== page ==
What do you do with activity level when somebody has an old fracture where the bone was broken long ago?

The runner recently had a re-injury at that spot. It has been painful, it’s been swelling, and he’s trying to figure out what to do.

What’s a bone bruise at an old fracture site? Is it a big problem or a little problem?

Well, that’s what we’re talking about today on the Doc On The Run podcast.

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#557 4 Things you need for a running injury second opinion

I do lots of running injury second opinions and I do most of those over webcam. Sometimes I do them over phone, but webcam’s way better because I can see you, we can talk, I can show you some stuff on screen, share if I need to, and I can look at stuff that you have that might be really useful for me to help you figure out what’s going on. Whether you’re seeing me for a webcam visit or if you’re seeing your doctor in your neighborhood, there are four things that you really should make sure that you have together and that you take to get your most valuable running injury second opinion. Today on the Doc On The Run podcast, we’re talking about the four things you need for a running injury second opinion.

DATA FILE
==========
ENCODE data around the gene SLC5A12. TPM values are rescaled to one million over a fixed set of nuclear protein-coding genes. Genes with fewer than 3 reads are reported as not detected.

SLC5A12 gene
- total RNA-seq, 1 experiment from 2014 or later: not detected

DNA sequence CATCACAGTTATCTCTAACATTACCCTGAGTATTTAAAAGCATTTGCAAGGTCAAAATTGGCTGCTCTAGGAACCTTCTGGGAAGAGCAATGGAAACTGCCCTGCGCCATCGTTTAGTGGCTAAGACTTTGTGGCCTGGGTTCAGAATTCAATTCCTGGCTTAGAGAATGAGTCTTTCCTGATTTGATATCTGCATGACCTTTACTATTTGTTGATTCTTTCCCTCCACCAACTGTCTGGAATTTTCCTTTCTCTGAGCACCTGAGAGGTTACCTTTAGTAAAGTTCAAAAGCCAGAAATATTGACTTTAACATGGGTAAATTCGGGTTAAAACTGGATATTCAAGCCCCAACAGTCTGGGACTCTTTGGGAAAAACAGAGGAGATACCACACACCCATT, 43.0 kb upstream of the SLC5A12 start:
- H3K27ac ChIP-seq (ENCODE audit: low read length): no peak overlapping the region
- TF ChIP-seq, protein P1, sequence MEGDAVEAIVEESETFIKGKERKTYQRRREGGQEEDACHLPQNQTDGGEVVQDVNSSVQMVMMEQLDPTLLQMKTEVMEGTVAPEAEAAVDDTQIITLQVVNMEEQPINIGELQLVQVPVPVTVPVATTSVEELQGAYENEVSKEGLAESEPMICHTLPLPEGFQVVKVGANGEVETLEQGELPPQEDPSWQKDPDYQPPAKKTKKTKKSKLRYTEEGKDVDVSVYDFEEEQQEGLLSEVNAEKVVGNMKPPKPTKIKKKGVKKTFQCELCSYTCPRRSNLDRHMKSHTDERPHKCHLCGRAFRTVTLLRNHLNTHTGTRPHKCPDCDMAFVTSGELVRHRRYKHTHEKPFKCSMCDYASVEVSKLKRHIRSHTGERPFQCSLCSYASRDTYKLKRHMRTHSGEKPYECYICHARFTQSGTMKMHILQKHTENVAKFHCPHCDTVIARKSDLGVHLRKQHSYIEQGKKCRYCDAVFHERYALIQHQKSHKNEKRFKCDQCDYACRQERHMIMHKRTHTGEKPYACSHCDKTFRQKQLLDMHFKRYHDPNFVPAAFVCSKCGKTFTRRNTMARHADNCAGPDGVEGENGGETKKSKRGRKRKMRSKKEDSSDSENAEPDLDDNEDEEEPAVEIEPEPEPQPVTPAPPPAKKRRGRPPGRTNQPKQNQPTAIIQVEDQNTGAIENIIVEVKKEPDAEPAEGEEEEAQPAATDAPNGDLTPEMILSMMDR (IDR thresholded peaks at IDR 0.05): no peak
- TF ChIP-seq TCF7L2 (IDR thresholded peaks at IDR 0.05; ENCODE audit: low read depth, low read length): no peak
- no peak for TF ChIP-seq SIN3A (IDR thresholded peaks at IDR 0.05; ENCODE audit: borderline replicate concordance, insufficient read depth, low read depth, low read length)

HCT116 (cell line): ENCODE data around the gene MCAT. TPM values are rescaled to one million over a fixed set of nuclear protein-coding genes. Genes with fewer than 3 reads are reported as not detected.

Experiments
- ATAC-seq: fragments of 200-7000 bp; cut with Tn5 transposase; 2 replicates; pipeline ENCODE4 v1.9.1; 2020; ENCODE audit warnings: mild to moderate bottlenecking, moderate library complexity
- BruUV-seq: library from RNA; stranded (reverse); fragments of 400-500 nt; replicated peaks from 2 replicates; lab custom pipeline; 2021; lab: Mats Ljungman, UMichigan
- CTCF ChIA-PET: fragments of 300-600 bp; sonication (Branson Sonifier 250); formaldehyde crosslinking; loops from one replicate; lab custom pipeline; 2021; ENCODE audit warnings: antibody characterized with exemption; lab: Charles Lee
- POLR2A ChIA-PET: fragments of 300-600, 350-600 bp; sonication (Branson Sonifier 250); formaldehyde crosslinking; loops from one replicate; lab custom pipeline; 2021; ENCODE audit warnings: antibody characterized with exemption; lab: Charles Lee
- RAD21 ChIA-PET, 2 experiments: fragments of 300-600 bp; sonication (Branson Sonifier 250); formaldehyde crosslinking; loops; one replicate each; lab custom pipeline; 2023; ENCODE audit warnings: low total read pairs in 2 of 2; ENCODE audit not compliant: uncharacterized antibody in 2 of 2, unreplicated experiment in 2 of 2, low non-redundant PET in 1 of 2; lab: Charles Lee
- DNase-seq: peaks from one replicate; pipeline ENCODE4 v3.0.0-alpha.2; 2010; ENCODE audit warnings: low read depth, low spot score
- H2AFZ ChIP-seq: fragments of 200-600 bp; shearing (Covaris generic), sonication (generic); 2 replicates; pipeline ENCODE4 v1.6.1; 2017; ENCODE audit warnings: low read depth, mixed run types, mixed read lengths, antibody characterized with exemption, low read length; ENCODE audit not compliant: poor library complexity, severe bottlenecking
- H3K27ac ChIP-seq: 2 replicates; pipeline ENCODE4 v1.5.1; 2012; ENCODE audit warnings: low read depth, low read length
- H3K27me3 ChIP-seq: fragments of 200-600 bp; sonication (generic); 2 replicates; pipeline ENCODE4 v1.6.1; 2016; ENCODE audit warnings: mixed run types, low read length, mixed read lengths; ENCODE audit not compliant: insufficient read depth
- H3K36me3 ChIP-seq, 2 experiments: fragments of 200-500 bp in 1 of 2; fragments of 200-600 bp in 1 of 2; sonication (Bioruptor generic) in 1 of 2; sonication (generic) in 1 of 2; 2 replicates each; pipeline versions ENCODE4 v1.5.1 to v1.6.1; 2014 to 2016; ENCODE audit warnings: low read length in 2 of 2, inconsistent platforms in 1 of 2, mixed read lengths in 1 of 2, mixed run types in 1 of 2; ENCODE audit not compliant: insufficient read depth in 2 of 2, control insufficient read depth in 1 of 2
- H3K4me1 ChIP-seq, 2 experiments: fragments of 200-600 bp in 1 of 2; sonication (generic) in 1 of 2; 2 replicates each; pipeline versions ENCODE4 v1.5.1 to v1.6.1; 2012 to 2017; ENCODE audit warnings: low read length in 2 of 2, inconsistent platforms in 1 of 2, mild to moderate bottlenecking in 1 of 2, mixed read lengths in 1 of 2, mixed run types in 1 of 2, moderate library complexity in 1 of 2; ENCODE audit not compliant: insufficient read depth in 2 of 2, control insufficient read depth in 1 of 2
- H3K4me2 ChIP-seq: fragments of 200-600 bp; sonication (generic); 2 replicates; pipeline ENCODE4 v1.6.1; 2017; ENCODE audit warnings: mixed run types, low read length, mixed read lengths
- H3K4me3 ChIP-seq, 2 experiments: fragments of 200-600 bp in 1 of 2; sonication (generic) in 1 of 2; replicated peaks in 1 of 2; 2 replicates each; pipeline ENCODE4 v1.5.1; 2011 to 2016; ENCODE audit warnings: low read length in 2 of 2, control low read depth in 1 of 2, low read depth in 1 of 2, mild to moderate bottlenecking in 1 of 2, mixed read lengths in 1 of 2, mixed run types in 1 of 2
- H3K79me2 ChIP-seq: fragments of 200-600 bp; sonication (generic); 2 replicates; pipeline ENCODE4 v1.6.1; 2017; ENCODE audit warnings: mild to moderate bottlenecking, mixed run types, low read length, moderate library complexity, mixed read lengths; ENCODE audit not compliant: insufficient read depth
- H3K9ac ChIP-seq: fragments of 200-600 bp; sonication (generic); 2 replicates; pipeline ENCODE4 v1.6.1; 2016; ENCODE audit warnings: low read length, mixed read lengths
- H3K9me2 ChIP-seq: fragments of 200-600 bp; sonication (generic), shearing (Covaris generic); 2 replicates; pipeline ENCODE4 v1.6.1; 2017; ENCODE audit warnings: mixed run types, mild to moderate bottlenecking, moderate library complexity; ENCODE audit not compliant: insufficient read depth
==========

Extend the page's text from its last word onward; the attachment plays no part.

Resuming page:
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#540 No Proof No Permission to Run

I get questions all the time, daily almost, where somebody will send me a message and they’ll say, “Well, I saw a doctor and they said I had this injury, and they said that I couldn’t run for six weeks. Would you let me run?” Well, the answer is no. There’s a reason doctors don’t give you permission to run, and there are really four ways that you can tell, ways you can get permission. I think it’s important to talk about these four ways that you can actually get permission to run. No proof, no permission to run. That’s what we’re talking about today on the Doc On The Run podcast.

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#511 Can a stress fracture spread from one metatarsal to the bone next to it?